• Cultural Sociology: An Introductory Reader (W.W. Norton & Co.)
A comprehensive introduction to “the best of the best” in cultural sociology With the undergraduate student in mind, Matt Wray pulls together a clever mix of classic and contemporary essays on the sociology of culture. With helpful introductions and head notes, Cultural Sociology: An Introductory Reader is an essential resource for understanding this fast-growing area of sociology. In addition to excerpts from classics by theorists such as Marx, Durkheim, Simmel, Weber, Adorno, Geertz, Goffman, and Bourdieu, this reader includes essays by the following sociologists:
Jeffrey C. Alexander • Shyon Baumann • Howard S. Becker • Paul DiMaggio • Gary Alan Fine • David Grazian • Wendy Griswold • Eva Illouz • Jason Kaufman • Michèle Lamont • Annette Lareau • Jennifer C. Lena • Omar Lizardo • Jay MacLeod • Andrew J. Perrin • Richard A. Peterson • Michael Schudson • John D. Skrentny • Ann Swidler • Stephen Vaisey
• The Philadelphia Sepsis Mortality Project
Death by sepsis results from the body’s response to severe infections. Sepsis, also known as septicemia, is a leading cause of death, with over 250,000 deaths recorded nationwide between 2000 and 2007. For the past decade, Philadelphia has had one of the highest sepsis mortality rates among large cities in the United States. The reasons for this persistently high rate are not well understood, nor are the reasons for wide geographic variation in sepsis mortality. This ongoing research project, run by undergraduates in the Department of Sociology at Temple University under the direction of Matt Wray, is devoted to finding explanations.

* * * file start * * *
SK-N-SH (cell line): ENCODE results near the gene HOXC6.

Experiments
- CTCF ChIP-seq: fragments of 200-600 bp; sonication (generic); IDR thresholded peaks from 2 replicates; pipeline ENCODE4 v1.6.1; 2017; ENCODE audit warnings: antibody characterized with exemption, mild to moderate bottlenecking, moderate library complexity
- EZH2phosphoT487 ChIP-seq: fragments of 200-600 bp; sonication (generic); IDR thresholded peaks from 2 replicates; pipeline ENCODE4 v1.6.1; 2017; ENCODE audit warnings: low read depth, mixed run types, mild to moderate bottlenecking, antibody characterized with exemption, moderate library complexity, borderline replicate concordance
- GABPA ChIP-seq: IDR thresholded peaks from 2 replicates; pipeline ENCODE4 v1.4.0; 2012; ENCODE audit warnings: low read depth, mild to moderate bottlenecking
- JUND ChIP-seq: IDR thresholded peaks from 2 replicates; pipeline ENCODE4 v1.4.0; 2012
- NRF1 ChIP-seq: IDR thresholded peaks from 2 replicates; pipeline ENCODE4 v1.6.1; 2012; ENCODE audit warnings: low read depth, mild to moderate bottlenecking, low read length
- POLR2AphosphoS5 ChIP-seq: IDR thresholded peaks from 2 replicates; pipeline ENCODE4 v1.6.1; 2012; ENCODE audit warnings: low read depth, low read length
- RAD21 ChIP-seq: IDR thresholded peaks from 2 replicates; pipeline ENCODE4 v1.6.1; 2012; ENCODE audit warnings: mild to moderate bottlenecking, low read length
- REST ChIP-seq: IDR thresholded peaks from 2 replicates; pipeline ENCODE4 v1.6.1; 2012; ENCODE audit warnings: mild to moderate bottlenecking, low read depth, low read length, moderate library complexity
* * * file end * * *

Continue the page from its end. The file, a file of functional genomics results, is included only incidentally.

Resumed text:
• Medico-legal Systems of Death Classification (with Joshua Klugman & Gretchen Condran)
Are official suicide rates reliable enough for social science research? In this analysis, we ask whether there is systematic variation in the reporting of suicide by medicolegal system and if so whether this biases estimated effects of social correlates on suicide. We find that elected coroners have slightly lower official suicide rates than medical examiners (MEs; all of whom are appointed) and appointed coroners. In addition, we find that omitting medicolegal system does not bias estimates of the social determinants of suicide. Contrary to arguments that MEs’ greater scientific training makes them more likely to underreport suicides, we conclude that appointed death investigators (MEs and appointed coroners) underreport suicide to a lesser degree than elected coroners, who are subject to greater public pressures that result in the misclassification of suicides. This researched received some excellent coverage in the Chris Shea’s Wall Street Journal blog.
• Death in Vegas: Suicide & Self-Destruction in the Neon Metropolis
• White People: A User’s Guide